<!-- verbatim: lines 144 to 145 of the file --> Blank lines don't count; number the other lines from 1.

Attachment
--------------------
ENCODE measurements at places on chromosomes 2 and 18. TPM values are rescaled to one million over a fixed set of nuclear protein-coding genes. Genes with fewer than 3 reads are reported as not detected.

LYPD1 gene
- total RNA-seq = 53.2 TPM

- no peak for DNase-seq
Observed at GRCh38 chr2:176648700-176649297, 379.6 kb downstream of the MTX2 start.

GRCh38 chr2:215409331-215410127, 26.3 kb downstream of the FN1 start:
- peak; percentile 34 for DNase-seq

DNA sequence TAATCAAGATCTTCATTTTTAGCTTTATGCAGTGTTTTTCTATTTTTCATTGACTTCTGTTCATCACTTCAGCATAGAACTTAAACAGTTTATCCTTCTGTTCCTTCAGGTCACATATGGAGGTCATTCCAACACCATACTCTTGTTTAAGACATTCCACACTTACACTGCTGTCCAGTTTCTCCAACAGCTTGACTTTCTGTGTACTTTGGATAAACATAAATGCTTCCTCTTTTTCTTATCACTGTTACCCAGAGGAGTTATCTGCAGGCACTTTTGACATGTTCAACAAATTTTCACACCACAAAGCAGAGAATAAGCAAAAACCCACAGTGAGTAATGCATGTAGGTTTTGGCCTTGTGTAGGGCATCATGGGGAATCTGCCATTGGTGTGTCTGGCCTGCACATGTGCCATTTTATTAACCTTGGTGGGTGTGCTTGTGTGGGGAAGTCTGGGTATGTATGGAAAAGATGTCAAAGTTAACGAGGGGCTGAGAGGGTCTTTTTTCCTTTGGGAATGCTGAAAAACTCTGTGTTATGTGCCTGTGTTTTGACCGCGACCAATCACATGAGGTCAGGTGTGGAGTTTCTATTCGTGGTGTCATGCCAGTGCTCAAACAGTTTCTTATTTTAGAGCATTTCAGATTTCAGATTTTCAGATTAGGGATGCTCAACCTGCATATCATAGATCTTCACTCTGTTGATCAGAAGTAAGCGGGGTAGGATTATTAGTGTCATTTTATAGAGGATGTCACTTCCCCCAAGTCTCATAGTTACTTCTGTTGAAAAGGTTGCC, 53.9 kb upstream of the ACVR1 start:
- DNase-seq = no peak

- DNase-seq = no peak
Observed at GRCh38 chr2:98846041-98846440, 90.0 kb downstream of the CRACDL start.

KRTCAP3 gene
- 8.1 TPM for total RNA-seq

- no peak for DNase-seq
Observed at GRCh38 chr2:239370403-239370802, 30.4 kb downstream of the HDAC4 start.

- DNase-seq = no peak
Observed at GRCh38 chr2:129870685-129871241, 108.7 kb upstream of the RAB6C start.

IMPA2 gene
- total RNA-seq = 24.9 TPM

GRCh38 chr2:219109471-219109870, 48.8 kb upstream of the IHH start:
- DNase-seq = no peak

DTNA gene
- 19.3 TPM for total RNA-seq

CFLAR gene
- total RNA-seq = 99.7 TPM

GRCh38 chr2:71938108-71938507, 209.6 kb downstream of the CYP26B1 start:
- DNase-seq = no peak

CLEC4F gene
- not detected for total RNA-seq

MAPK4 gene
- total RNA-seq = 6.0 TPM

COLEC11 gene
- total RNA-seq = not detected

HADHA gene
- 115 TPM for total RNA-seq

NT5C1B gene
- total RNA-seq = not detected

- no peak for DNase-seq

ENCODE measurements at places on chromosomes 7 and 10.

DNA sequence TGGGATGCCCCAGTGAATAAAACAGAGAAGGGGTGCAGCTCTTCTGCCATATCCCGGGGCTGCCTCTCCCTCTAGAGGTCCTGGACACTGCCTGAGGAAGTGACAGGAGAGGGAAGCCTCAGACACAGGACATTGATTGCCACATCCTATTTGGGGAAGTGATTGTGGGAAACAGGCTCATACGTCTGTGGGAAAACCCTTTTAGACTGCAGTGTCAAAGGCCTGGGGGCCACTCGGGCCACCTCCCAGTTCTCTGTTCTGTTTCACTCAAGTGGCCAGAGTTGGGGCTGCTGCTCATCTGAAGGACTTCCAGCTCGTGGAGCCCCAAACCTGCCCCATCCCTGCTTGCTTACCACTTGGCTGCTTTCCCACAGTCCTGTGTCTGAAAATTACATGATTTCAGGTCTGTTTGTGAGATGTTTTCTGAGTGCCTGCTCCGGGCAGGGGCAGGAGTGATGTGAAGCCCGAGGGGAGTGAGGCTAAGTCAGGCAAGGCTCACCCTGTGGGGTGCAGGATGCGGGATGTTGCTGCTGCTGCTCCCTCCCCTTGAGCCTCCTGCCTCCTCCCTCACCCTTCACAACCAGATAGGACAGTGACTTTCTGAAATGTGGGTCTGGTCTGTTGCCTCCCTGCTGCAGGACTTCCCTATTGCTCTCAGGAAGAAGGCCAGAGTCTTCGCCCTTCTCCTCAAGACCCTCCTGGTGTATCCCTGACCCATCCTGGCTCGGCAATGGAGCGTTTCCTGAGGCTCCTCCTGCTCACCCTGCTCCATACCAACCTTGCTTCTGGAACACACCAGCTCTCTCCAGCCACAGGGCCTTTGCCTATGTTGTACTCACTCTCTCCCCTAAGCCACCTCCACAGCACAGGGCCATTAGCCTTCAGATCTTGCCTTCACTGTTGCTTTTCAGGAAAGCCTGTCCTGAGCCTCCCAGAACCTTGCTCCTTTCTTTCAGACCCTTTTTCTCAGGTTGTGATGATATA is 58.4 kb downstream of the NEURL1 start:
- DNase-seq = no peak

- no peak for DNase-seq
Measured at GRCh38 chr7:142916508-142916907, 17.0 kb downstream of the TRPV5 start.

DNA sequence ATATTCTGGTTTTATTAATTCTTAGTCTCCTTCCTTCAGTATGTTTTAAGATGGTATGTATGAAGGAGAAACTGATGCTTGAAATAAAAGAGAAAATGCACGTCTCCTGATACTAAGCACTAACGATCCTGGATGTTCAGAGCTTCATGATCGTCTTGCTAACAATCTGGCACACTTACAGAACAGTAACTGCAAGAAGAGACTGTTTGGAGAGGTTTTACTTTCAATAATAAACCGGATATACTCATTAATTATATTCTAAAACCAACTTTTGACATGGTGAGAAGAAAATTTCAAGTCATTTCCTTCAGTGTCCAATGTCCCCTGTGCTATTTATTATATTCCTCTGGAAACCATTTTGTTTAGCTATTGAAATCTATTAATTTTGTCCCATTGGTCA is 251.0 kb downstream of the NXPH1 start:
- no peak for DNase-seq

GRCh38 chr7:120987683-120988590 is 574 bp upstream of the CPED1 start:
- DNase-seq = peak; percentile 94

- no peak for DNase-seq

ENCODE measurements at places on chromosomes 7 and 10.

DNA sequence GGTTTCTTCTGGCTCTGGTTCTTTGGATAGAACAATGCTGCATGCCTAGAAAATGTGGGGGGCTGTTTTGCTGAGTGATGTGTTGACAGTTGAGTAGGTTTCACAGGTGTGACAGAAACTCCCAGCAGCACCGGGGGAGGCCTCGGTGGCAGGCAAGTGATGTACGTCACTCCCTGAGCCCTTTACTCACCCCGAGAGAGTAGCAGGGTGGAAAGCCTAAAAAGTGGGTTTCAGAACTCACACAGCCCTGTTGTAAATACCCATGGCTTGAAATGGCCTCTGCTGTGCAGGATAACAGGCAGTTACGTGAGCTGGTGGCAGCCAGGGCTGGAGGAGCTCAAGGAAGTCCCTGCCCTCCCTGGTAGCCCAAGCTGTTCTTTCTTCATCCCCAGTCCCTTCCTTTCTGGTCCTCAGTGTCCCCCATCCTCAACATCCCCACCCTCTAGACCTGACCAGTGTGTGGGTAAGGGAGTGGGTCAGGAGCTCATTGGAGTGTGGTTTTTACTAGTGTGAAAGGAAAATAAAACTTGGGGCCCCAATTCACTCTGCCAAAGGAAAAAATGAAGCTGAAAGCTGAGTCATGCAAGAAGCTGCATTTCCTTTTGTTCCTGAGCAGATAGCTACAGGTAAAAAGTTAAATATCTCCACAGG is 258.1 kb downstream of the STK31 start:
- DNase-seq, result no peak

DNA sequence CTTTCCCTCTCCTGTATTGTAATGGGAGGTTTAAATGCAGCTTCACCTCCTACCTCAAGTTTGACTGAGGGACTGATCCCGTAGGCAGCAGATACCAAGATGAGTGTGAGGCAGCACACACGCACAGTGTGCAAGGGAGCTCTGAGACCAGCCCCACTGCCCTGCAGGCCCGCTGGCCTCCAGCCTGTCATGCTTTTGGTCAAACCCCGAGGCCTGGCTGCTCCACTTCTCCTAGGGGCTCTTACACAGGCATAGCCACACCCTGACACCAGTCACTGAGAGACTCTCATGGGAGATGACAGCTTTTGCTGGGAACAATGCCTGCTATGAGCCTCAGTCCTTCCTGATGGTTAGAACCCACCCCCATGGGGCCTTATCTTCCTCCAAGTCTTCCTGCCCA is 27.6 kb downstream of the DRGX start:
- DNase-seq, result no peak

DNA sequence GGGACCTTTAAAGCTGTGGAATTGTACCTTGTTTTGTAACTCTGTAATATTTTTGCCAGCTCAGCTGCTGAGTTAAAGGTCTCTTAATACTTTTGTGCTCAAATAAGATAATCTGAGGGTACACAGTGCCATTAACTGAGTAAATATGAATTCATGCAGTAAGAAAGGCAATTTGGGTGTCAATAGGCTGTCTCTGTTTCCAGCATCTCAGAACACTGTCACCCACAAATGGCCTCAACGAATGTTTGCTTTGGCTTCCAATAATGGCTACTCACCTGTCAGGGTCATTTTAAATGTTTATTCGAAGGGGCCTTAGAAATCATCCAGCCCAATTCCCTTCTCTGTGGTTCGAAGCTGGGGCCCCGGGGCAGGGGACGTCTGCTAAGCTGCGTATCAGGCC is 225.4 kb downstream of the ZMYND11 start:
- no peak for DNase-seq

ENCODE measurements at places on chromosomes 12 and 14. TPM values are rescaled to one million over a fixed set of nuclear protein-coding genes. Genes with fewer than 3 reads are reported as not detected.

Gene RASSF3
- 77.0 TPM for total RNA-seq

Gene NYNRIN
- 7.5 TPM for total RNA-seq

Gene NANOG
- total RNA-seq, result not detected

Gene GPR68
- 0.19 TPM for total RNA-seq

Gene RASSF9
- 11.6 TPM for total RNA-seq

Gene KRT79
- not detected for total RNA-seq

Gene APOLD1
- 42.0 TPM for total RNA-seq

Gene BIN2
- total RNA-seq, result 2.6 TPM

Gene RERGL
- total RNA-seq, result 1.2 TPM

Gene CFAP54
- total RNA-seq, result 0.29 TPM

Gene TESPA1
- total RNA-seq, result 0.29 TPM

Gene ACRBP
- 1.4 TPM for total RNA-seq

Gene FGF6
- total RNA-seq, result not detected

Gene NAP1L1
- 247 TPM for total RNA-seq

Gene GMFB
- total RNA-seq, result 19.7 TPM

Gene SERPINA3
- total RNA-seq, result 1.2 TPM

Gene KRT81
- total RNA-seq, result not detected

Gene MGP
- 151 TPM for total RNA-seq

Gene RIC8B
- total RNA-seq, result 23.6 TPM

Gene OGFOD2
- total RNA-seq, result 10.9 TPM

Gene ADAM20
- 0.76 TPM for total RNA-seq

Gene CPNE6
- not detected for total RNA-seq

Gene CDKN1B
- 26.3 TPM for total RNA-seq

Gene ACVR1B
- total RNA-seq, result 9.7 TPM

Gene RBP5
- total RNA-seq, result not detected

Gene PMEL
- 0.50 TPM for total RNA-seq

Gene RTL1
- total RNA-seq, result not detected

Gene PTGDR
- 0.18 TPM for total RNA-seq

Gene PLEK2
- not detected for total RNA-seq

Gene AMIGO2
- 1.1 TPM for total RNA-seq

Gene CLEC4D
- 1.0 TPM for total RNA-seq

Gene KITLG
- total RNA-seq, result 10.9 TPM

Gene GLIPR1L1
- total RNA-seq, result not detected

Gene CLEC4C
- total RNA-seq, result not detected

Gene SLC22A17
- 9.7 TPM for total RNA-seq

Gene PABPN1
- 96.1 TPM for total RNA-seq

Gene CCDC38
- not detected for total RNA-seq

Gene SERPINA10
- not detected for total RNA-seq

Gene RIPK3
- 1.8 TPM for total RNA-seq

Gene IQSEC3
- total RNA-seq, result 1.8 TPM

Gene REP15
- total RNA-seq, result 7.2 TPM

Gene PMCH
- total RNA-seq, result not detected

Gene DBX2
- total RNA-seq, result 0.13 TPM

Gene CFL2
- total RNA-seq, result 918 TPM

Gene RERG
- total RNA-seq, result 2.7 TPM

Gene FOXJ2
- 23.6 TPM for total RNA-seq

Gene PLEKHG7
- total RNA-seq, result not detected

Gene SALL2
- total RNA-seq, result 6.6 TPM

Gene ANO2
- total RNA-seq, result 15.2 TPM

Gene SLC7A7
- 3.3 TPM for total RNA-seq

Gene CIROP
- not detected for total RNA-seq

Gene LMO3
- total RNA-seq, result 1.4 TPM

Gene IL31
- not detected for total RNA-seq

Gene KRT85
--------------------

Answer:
- total RNA-seq, result 918 TPM

Gene RERG